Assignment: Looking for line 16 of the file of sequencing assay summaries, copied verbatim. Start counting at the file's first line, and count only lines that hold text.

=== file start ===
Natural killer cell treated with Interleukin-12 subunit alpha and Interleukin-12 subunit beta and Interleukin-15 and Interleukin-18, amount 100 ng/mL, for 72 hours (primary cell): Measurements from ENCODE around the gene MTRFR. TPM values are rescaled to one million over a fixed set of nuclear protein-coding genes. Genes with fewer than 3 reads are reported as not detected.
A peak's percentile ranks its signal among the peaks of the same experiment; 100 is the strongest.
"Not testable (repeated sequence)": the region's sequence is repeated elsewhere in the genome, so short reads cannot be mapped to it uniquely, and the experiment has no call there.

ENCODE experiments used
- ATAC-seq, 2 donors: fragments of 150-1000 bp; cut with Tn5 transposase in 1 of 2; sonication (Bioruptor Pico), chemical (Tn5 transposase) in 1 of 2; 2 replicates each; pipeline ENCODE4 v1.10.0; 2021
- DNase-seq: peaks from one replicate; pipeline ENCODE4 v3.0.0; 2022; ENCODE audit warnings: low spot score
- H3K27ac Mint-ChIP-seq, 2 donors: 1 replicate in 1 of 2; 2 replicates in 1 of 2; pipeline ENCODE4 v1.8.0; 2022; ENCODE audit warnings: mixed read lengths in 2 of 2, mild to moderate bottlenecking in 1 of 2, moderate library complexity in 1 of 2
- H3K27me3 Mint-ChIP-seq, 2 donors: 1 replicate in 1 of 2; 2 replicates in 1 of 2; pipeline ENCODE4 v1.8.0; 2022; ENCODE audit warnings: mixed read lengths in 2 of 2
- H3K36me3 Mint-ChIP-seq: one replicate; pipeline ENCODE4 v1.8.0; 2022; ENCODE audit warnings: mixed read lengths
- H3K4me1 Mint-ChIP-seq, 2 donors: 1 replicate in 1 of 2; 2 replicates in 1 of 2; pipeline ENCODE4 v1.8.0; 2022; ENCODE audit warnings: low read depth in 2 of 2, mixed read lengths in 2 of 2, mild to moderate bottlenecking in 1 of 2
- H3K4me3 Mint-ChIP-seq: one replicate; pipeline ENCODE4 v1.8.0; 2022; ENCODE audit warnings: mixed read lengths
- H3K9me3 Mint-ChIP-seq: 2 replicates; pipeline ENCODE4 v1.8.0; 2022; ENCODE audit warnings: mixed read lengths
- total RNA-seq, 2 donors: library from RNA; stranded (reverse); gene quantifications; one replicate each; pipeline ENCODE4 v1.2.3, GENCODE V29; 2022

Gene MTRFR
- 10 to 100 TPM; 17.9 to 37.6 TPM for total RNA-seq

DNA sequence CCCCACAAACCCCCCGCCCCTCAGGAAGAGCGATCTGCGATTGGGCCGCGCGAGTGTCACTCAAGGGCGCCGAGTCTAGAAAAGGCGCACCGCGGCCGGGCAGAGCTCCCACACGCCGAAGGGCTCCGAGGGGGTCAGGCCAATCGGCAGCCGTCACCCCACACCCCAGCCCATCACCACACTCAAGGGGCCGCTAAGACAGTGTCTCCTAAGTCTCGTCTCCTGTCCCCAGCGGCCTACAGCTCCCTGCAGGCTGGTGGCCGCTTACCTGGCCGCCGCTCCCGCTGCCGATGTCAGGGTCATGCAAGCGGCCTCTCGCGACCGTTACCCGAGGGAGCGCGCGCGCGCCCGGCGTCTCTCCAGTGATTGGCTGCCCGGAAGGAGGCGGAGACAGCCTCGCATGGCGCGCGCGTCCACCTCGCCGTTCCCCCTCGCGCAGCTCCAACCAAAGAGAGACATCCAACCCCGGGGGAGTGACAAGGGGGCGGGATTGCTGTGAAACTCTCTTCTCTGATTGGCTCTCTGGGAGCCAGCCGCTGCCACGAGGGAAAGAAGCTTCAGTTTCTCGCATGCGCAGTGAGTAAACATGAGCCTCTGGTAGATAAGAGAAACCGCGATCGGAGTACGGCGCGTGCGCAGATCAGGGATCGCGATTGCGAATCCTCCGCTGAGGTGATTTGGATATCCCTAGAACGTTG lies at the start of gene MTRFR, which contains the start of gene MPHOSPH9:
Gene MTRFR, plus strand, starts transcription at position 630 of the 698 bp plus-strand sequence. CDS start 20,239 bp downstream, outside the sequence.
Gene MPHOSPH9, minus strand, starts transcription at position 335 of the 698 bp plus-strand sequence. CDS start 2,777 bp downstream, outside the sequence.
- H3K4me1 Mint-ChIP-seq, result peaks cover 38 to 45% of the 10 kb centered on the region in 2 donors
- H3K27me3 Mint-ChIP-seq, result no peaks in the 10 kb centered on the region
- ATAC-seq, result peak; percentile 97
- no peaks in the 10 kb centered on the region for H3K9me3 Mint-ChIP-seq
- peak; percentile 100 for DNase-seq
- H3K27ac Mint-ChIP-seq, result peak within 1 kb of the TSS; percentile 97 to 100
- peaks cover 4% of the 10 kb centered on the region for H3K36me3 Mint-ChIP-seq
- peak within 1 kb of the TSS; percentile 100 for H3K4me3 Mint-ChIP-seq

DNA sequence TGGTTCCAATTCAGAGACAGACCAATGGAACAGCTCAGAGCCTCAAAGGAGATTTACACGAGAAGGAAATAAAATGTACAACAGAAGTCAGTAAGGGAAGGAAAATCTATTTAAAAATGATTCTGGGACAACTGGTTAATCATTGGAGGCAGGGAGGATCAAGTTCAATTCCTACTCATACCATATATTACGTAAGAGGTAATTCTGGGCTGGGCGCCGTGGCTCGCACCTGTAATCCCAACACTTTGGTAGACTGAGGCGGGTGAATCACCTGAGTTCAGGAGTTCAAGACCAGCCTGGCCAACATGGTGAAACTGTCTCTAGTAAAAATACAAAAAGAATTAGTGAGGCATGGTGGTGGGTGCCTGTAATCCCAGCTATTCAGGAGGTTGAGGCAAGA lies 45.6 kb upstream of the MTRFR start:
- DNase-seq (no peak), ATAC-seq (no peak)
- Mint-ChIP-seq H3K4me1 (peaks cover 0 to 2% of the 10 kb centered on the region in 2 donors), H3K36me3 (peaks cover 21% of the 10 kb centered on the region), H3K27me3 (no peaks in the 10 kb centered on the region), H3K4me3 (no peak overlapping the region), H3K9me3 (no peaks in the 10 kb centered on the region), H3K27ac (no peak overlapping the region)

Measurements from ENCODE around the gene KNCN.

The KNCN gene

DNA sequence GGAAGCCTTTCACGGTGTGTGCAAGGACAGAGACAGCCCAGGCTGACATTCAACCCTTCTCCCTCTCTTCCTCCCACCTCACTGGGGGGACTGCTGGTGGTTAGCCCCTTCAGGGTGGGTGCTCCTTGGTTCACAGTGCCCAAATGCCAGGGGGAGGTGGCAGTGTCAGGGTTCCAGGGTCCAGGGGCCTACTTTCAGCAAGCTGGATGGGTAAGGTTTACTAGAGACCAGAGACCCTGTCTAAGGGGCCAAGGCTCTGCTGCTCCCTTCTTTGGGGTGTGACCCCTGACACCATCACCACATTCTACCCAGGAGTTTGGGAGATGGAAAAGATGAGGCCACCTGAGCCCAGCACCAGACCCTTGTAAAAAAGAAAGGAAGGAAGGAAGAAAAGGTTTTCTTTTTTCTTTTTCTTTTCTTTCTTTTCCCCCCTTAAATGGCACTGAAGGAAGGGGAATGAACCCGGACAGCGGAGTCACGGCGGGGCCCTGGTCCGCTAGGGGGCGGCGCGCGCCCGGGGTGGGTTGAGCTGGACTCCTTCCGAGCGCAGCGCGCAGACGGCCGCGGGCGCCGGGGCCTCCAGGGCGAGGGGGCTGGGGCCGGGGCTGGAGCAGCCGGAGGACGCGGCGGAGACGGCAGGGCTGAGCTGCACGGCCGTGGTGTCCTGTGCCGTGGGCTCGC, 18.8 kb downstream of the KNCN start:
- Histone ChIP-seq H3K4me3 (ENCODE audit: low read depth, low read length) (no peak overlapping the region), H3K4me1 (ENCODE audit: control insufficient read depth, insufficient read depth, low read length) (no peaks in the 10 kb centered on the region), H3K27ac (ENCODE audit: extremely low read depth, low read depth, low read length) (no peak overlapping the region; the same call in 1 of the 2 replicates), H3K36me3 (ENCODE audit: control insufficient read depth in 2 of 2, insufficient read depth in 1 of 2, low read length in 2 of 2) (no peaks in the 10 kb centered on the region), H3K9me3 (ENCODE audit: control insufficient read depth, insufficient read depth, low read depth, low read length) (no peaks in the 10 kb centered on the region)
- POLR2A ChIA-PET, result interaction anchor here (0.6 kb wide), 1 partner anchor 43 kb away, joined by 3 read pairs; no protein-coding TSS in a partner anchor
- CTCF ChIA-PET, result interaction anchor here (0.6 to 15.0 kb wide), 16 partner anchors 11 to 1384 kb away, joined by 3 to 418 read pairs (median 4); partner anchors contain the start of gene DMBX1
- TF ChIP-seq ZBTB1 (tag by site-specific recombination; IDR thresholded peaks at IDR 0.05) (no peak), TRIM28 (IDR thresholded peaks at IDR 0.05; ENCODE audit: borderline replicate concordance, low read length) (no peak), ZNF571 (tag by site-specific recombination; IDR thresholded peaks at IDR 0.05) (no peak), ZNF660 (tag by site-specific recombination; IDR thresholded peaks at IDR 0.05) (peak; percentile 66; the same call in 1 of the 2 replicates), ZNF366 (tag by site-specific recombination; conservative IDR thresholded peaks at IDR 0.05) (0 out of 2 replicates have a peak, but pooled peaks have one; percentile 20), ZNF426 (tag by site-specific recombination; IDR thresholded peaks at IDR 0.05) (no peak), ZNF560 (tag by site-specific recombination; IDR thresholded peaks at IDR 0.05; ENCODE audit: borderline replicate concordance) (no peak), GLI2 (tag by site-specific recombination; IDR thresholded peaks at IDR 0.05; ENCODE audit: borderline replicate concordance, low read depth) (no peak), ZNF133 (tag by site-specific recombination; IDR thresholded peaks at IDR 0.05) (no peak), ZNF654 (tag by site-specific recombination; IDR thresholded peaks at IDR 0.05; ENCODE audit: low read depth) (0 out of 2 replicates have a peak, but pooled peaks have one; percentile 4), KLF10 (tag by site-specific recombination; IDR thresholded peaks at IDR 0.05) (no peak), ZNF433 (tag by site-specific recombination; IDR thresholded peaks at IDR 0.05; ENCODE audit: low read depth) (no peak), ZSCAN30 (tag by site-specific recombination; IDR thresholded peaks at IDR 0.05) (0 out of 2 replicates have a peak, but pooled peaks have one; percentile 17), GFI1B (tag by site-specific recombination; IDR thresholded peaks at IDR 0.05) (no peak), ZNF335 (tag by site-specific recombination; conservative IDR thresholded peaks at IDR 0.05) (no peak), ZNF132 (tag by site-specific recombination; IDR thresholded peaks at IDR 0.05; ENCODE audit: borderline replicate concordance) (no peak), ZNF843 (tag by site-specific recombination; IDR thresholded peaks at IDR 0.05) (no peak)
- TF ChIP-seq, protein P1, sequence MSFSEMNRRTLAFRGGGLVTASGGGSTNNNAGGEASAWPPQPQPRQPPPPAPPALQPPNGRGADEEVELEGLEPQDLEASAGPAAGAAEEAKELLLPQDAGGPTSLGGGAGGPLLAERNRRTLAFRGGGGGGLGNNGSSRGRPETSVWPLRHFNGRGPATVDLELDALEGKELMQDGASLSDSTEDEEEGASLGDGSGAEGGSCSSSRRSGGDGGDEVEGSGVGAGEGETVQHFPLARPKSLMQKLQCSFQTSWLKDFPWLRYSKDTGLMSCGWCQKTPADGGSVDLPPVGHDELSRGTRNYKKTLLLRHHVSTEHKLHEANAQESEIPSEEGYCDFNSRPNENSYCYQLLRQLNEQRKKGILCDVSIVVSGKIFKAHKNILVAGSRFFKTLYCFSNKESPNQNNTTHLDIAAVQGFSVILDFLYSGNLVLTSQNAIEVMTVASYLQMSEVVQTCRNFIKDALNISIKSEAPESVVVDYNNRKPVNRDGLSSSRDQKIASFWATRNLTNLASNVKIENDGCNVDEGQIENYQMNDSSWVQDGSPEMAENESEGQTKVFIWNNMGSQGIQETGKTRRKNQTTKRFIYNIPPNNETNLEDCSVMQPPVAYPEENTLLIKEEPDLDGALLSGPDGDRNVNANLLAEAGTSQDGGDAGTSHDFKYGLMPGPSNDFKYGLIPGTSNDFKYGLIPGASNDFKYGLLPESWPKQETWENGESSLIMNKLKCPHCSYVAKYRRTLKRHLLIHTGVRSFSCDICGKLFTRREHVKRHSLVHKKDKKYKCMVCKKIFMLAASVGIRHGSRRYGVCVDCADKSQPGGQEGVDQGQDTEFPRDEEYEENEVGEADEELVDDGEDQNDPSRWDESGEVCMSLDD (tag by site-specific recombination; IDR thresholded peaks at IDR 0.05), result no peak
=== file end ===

DNA sequence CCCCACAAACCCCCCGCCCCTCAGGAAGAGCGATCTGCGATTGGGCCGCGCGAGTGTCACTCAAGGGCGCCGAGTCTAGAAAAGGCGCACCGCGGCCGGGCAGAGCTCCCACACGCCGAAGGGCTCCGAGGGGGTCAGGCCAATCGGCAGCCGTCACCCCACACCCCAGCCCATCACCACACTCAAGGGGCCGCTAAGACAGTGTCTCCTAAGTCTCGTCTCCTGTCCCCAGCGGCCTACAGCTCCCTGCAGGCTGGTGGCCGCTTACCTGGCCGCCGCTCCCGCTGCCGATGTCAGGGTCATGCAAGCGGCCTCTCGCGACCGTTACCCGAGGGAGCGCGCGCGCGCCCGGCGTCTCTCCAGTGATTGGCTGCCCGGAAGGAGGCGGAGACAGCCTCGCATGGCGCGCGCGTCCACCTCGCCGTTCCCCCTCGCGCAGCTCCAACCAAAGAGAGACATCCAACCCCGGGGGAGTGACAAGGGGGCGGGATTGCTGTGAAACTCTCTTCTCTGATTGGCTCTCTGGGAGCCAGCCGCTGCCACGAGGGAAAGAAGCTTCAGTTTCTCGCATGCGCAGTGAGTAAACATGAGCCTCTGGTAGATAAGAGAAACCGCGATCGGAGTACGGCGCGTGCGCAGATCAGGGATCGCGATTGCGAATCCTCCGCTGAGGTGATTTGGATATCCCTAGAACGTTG lies at the start of gene MTRFR, which contains the start of gene MPHOSPH9: